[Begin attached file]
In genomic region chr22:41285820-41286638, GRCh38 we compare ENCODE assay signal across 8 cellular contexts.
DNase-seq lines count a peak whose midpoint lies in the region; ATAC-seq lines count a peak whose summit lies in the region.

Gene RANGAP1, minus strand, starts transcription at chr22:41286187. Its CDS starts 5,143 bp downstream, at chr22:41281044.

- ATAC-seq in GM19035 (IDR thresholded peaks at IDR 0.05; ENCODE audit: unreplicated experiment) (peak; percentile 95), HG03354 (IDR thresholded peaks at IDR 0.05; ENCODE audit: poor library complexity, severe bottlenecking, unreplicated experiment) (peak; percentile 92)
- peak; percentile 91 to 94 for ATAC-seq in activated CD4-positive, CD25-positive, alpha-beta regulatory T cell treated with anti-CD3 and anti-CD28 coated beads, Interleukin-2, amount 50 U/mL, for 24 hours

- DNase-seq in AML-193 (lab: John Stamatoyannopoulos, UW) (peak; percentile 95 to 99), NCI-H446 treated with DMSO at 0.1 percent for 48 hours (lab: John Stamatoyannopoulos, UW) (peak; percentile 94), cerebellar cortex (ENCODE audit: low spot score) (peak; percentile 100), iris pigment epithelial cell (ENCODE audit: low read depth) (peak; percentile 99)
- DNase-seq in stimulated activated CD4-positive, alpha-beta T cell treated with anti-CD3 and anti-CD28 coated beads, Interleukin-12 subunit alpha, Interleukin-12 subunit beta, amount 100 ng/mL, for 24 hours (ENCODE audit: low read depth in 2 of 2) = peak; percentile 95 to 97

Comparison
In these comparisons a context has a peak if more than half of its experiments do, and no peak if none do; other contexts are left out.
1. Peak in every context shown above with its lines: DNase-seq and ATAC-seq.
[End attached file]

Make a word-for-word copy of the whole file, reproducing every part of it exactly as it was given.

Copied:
In genomic region chr22:41285820-41286638, GRCh38 we compare ENCODE assay signal across 8 cellular contexts.
DNase-seq lines count a peak whose midpoint lies in the region; ATAC-seq lines count a peak whose summit lies in the region.

Gene RANGAP1, minus strand, starts transcription at chr22:41286187. Its CDS starts 5,143 bp downstream, at chr22:41281044.

- ATAC-seq in GM19035 (IDR thresholded peaks at IDR 0.05; ENCODE audit: unreplicated experiment) (peak; percentile 95), HG03354 (IDR thresholded peaks at IDR 0.05; ENCODE audit: poor library complexity, severe bottlenecking, unreplicated experiment) (peak; percentile 92)
- peak; percentile 91 to 94 for ATAC-seq in activated CD4-positive, CD25-positive, alpha-beta regulatory T cell treated with anti-CD3 and anti-CD28 coated beads, Interleukin-2, amount 50 U/mL, for 24 hours

- DNase-seq in AML-193 (lab: John Stamatoyannopoulos, UW) (peak; percentile 95 to 99), NCI-H446 treated with DMSO at 0.1 percent for 48 hours (lab: John Stamatoyannopoulos, UW) (peak; percentile 94), cerebellar cortex (ENCODE audit: low spot score) (peak; percentile 100), iris pigment epithelial cell (ENCODE audit: low read depth) (peak; percentile 99)
- DNase-seq in stimulated activated CD4-positive, alpha-beta T cell treated with anti-CD3 and anti-CD28 coated beads, Interleukin-12 subunit alpha, Interleukin-12 subunit beta, amount 100 ng/mL, for 24 hours (ENCODE audit: low read depth in 2 of 2) = peak; percentile 95 to 97

Comparison
In these comparisons a context has a peak if more than half of its experiments do, and no peak if none do; other contexts are left out.
1. Peak in every context shown above with its lines: DNase-seq and ATAC-seq.